Subject: Re: Hard realtime scheduling
To: SODA Noriyuki <email@example.com>
From: Jonathan Stone <firstname.lastname@example.org>
Date: 04/11/2005 16:18:43
In message <200504050720.j357KND25066@srapc342.sra.co.jp>,
SODA Noriyuki writes:
>Not requiring special privilege is problematic, since a realtime
>process can occupy whole CPU resource.
>Is there any prior art about such feature in UNIX-based OSes?
Oh, c'mon. ``The fair-share scheduler'', G, Henry, Bell Laboratories
Technical Journal, Vol 63, no 8, 1984, pp. 260-272.
Also known as as ``the BSTJ 2nd special issue on Unix'', or ``BSTJ
Special Issue on Unix, vol.2'' or published with the AT&T Death-star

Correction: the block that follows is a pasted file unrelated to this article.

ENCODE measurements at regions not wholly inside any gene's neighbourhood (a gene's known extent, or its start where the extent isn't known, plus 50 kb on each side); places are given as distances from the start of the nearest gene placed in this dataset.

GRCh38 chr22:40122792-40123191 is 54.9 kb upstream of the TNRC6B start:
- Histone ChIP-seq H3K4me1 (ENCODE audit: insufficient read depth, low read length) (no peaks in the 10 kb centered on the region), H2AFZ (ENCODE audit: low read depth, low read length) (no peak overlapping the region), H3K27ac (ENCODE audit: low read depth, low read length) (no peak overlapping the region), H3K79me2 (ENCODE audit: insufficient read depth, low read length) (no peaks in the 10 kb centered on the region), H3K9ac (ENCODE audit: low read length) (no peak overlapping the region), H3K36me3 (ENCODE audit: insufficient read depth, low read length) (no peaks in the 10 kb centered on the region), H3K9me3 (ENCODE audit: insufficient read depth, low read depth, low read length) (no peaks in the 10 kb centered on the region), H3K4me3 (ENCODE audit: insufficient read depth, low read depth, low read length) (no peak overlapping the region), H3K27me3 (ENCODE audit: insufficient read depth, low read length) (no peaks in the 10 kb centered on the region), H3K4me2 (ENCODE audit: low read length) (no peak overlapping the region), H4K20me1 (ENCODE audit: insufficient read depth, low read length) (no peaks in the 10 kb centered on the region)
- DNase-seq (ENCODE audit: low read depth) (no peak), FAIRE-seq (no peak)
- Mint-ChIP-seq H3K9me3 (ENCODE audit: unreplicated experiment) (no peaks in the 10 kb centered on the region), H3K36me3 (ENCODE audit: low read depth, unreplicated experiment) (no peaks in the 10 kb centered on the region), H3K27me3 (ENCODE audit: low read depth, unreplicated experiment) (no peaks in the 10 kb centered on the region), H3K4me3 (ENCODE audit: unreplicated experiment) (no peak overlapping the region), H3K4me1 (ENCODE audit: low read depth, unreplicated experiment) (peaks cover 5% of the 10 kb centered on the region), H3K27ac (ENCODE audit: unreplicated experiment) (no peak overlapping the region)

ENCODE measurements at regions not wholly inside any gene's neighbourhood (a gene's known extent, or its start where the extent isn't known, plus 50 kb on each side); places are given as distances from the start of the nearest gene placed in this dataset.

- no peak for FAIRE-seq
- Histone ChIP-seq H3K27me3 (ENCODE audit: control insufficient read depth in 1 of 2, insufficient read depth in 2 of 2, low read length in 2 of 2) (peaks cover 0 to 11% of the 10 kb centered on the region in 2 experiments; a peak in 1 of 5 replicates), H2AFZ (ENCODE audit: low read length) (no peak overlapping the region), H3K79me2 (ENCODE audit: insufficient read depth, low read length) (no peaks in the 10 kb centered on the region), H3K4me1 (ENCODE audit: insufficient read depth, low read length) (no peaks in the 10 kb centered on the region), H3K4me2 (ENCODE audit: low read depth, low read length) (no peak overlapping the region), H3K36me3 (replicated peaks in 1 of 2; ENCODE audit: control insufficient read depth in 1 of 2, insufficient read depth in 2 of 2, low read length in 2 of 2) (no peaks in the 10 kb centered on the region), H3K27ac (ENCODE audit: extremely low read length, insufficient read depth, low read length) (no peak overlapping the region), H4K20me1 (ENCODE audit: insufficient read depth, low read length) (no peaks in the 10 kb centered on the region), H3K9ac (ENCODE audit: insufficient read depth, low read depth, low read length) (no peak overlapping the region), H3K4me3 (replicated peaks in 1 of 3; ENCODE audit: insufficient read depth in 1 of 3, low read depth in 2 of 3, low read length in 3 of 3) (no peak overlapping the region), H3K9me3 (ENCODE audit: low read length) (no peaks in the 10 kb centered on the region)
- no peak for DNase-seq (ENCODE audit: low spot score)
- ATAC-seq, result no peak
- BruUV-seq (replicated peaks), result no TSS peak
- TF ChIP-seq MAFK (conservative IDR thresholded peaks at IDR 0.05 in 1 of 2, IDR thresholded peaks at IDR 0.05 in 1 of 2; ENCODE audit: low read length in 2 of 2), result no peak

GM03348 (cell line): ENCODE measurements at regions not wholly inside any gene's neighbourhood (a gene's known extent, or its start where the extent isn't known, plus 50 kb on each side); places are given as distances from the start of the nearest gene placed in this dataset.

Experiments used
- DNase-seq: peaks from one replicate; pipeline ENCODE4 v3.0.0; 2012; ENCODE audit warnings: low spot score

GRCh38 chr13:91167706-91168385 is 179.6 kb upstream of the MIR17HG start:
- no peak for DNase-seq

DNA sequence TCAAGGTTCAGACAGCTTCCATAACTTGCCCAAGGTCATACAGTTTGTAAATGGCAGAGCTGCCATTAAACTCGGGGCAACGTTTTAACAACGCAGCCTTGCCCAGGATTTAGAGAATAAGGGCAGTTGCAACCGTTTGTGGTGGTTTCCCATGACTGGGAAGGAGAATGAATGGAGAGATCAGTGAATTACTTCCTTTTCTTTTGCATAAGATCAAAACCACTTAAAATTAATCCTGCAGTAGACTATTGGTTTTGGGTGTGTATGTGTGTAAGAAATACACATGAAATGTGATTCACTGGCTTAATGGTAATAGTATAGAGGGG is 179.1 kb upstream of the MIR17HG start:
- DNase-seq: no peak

logo, title something like: AT&T UNIX System, Readings and
Applications, Vol. 2. Any good CS library will have both Bell Systems
Technical Journal Special Issues on Unix, even if they don't have the
full BSTJ range.
Sure, the Fair Share Sheduler was not real-time. I dunno if the
exponential weighting between groups will work for hard-real-time
deadlines. But it's certainly *very* well-known prior art for providing
asymmetric sharing of CPU resource across different groups of